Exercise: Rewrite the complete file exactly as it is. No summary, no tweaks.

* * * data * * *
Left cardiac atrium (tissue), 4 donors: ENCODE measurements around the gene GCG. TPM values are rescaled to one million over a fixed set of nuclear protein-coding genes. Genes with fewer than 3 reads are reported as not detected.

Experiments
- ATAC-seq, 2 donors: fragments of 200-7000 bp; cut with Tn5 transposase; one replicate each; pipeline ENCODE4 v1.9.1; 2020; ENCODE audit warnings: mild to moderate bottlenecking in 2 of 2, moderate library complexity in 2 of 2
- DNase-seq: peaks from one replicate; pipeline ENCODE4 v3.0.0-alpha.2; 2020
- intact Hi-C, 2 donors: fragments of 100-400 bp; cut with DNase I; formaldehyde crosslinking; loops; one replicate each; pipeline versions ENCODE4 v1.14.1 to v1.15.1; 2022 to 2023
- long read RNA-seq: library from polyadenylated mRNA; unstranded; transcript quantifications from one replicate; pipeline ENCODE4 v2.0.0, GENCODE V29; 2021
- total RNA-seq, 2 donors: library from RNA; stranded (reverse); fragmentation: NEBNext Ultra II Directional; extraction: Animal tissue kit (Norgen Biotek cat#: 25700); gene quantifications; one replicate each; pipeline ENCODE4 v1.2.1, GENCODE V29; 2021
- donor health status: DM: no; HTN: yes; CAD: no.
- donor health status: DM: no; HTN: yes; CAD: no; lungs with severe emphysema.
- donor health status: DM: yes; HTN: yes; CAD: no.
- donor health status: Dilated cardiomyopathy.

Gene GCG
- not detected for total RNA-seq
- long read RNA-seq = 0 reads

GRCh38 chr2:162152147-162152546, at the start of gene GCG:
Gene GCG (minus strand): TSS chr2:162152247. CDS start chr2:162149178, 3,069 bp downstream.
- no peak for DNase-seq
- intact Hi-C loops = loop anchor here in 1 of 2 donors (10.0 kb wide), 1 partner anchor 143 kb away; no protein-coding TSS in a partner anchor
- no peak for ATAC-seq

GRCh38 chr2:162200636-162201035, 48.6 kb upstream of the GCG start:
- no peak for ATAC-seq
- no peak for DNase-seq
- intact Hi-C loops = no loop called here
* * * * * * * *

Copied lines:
Left cardiac atrium (tissue), 4 donors: ENCODE measurements around the gene GCG. TPM values are rescaled to one million over a fixed set of nuclear protein-coding genes. Genes with fewer than 3 reads are reported as not detected.

Experiments
- ATAC-seq, 2 donors: fragments of 200-7000 bp; cut with Tn5 transposase; one replicate each; pipeline ENCODE4 v1.9.1; 2020; ENCODE audit warnings: mild to moderate bottlenecking in 2 of 2, moderate library complexity in 2 of 2
- DNase-seq: peaks from one replicate; pipeline ENCODE4 v3.0.0-alpha.2; 2020
- intact Hi-C, 2 donors: fragments of 100-400 bp; cut with DNase I; formaldehyde crosslinking; loops; one replicate each; pipeline versions ENCODE4 v1.14.1 to v1.15.1; 2022 to 2023
- long read RNA-seq: library from polyadenylated mRNA; unstranded; transcript quantifications from one replicate; pipeline ENCODE4 v2.0.0, GENCODE V29; 2021
- total RNA-seq, 2 donors: library from RNA; stranded (reverse); fragmentation: NEBNext Ultra II Directional; extraction: Animal tissue kit (Norgen Biotek cat#: 25700); gene quantifications; one replicate each; pipeline ENCODE4 v1.2.1, GENCODE V29; 2021
- donor health status: DM: no; HTN: yes; CAD: no.
- donor health status: DM: no; HTN: yes; CAD: no; lungs with severe emphysema.
- donor health status: DM: yes; HTN: yes; CAD: no.
- donor health status: Dilated cardiomyopathy.

Gene GCG
- not detected for total RNA-seq
- long read RNA-seq = 0 reads

GRCh38 chr2:162152147-162152546, at the start of gene GCG:
Gene GCG (minus strand): TSS chr2:162152247. CDS start chr2:162149178, 3,069 bp downstream.
- no peak for DNase-seq
- intact Hi-C loops = loop anchor here in 1 of 2 donors (10.0 kb wide), 1 partner anchor 143 kb away; no protein-coding TSS in a partner anchor
- no peak for ATAC-seq

GRCh38 chr2:162200636-162201035, 48.6 kb upstream of the GCG start:
- no peak for ATAC-seq
- no peak for DNase-seq
- intact Hi-C loops = no loop called here